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Pest NameDescription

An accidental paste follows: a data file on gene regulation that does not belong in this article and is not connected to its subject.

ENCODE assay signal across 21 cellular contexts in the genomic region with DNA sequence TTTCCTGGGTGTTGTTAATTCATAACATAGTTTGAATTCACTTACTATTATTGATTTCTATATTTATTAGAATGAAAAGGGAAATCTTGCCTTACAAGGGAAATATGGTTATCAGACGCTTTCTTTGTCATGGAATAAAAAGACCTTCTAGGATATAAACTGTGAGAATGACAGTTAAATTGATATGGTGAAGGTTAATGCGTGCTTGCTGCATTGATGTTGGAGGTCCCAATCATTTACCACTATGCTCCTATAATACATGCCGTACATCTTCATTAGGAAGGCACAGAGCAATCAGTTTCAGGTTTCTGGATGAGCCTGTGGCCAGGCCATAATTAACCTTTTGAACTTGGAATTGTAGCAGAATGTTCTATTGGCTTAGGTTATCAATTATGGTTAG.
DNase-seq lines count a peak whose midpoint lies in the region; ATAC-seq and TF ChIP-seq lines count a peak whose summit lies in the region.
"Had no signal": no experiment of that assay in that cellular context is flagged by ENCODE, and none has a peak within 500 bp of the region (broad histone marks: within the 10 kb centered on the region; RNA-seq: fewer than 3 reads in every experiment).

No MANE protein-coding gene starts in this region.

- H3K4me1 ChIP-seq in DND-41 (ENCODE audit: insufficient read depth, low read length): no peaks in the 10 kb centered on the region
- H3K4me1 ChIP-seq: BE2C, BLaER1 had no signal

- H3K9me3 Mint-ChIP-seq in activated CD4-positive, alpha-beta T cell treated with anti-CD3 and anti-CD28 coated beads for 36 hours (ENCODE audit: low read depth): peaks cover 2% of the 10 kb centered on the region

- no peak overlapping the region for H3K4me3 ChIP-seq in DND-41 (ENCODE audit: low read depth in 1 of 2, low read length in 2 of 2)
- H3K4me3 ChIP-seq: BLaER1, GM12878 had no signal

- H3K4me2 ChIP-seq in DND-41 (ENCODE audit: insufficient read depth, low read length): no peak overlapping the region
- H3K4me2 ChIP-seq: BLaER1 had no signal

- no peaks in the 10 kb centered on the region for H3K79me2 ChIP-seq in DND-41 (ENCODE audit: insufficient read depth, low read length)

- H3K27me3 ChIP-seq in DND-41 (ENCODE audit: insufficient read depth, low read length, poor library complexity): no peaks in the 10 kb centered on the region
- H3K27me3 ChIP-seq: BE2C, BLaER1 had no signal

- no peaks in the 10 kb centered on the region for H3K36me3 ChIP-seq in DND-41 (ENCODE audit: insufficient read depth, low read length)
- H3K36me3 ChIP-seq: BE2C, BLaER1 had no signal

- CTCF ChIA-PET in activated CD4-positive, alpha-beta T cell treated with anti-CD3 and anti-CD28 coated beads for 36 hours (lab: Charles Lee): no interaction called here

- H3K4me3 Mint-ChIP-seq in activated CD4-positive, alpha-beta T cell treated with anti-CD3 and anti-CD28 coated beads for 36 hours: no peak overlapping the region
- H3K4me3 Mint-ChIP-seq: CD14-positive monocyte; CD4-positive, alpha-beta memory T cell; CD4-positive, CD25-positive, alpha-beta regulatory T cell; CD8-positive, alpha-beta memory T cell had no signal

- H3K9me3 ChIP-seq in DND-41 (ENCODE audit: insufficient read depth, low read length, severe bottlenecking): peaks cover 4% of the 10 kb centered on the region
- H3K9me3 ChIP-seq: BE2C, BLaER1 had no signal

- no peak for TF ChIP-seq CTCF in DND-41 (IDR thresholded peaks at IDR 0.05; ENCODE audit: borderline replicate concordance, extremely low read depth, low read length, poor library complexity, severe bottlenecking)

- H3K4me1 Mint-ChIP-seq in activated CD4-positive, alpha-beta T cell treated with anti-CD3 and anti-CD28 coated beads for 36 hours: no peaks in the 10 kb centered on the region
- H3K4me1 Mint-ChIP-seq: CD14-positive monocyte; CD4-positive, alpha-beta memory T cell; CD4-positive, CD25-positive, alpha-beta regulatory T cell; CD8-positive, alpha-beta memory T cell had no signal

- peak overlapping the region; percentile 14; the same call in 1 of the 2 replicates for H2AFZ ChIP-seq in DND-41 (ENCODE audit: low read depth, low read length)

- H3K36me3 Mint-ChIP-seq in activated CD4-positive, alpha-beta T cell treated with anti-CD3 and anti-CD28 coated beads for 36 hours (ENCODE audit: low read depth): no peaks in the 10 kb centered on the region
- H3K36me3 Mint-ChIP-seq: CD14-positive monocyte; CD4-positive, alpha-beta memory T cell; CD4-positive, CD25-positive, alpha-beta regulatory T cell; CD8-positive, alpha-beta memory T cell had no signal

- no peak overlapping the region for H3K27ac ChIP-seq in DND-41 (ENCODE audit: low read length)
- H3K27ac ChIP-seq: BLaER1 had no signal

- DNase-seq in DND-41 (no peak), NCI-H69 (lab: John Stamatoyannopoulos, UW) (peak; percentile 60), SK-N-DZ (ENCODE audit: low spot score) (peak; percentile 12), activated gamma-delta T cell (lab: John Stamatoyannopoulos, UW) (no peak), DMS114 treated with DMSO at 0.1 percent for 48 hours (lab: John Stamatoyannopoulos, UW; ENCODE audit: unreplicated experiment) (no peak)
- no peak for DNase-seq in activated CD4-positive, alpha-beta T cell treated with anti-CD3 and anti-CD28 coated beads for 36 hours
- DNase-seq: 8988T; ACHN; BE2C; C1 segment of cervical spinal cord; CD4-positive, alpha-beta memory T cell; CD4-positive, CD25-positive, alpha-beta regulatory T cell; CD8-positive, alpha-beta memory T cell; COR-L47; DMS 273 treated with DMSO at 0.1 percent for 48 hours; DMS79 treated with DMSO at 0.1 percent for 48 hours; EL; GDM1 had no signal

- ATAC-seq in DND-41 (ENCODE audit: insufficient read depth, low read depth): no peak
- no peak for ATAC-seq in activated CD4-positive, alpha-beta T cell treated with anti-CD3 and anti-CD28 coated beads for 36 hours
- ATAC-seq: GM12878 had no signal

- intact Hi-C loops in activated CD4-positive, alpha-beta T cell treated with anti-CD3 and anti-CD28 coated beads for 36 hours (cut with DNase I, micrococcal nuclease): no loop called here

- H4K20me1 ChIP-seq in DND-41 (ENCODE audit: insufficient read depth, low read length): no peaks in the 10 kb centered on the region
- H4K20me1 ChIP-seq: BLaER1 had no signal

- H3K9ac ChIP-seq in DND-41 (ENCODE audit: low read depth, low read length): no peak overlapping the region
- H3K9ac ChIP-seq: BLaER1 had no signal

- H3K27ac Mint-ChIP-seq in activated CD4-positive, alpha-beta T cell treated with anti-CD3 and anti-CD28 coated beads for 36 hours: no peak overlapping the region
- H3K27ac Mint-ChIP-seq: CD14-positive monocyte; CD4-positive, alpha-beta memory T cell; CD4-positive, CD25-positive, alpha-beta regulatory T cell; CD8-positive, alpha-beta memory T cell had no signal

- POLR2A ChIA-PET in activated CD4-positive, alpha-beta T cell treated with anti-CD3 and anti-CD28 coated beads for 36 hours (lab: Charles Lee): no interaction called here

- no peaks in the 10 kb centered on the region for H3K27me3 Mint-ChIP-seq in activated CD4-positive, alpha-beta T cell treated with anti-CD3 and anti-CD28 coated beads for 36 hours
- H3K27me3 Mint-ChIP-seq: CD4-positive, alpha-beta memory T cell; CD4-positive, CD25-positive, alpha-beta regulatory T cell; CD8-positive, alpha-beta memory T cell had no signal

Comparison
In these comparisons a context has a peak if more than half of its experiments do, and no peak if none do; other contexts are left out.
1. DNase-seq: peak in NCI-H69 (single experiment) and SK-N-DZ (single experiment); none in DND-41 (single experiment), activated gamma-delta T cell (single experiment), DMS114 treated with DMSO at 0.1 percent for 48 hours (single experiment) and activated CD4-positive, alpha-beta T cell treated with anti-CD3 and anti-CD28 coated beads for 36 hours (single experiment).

Wood-rotting fungiWood-rotting fungiIn the Pacific Northwest, fungal organisms are the primary cause of wood decay. Wood-rotting fungi require moisture which can result from inadequate ventilation, faulty plumbing, and roof leaks, as well as splashing from improperly maintained gutters or downspouts or direct wood-to-ground contact. There are several types of wood-rotting fungi, including brown rot, soft rot, and white rot. BROWN ROT damage is more common on softwoods, such as fir, hemlock, pine, etc. It causes severe weakening of the wood. At advanced stages of decay, the wood appears as a darker brown, dry and fragile crumbly mass. There are numerous cross-grain breaks that give a “cube-like” appearance to the wood fragments. Sometimes brown rot is incorrectly referred to as “dry rot,” even though moisture is required for decay. SOFT ROT fungi also cause wood to lose significant strength early in their attack. However, they typically attack from the surface inward and are more common where the wood is prone to frequent wetting. They are slower-growing than brown and white rots. Otherwise, the differences between brown rot and soft rot may be difficult to distinguish. WHITE ROT fungi are most prevalent on hardwoods (wood from deciduous trees). In advanced stages, the decay appears as a bleached, whitish, spongy or stringy area. Extensively damaged wood loses most of its weight and strength. By the time the disease can be detected visually significant weakening has occurred. Other species of fungi cause mold growth or staining on wood. While those organisms are indicators of excessive moisture, they are less of a concern in terms of structural damage. In addition to damage by wood-rotting fungi, damp or rotting wood may also be attacked by other organisms including moisture ants and dampwood termites, both of which accelerate the decay process.